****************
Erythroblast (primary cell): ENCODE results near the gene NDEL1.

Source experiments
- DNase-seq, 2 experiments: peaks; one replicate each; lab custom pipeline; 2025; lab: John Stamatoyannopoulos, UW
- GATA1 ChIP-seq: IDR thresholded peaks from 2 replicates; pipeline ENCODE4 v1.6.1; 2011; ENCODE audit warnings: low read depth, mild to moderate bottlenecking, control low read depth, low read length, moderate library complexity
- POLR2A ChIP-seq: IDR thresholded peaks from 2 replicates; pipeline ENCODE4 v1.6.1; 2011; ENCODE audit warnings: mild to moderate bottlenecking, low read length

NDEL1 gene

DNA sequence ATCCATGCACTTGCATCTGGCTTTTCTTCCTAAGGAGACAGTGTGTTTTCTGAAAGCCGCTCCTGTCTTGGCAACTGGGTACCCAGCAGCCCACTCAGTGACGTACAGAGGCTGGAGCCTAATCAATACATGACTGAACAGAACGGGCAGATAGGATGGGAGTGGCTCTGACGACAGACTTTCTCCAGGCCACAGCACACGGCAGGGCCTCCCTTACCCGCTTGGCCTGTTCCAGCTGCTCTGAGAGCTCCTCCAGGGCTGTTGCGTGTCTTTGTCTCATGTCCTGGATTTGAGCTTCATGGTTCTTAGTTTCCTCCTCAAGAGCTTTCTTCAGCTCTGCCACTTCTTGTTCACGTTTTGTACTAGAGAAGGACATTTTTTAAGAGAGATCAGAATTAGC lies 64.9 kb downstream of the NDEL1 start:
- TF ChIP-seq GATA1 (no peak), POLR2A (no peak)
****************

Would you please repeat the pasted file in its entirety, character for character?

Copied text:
Erythroblast (primary cell): ENCODE results near the gene NDEL1.

Source experiments
- DNase-seq, 2 experiments: peaks; one replicate each; lab custom pipeline; 2025; lab: John Stamatoyannopoulos, UW
- GATA1 ChIP-seq: IDR thresholded peaks from 2 replicates; pipeline ENCODE4 v1.6.1; 2011; ENCODE audit warnings: low read depth, mild to moderate bottlenecking, control low read depth, low read length, moderate library complexity
- POLR2A ChIP-seq: IDR thresholded peaks from 2 replicates; pipeline ENCODE4 v1.6.1; 2011; ENCODE audit warnings: mild to moderate bottlenecking, low read length

NDEL1 gene

DNA sequence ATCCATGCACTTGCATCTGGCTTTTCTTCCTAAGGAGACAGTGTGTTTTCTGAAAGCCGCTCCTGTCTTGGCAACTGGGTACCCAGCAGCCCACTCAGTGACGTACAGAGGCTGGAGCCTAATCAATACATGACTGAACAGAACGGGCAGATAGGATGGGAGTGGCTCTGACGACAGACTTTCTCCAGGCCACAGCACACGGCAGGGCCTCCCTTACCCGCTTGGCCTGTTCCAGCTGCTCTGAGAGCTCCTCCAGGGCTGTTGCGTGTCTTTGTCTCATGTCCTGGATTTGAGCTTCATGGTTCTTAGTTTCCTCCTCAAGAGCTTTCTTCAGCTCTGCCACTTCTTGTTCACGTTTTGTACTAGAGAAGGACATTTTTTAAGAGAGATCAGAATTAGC lies 64.9 kb downstream of the NDEL1 start:
- TF ChIP-seq GATA1 (no peak), POLR2A (no peak)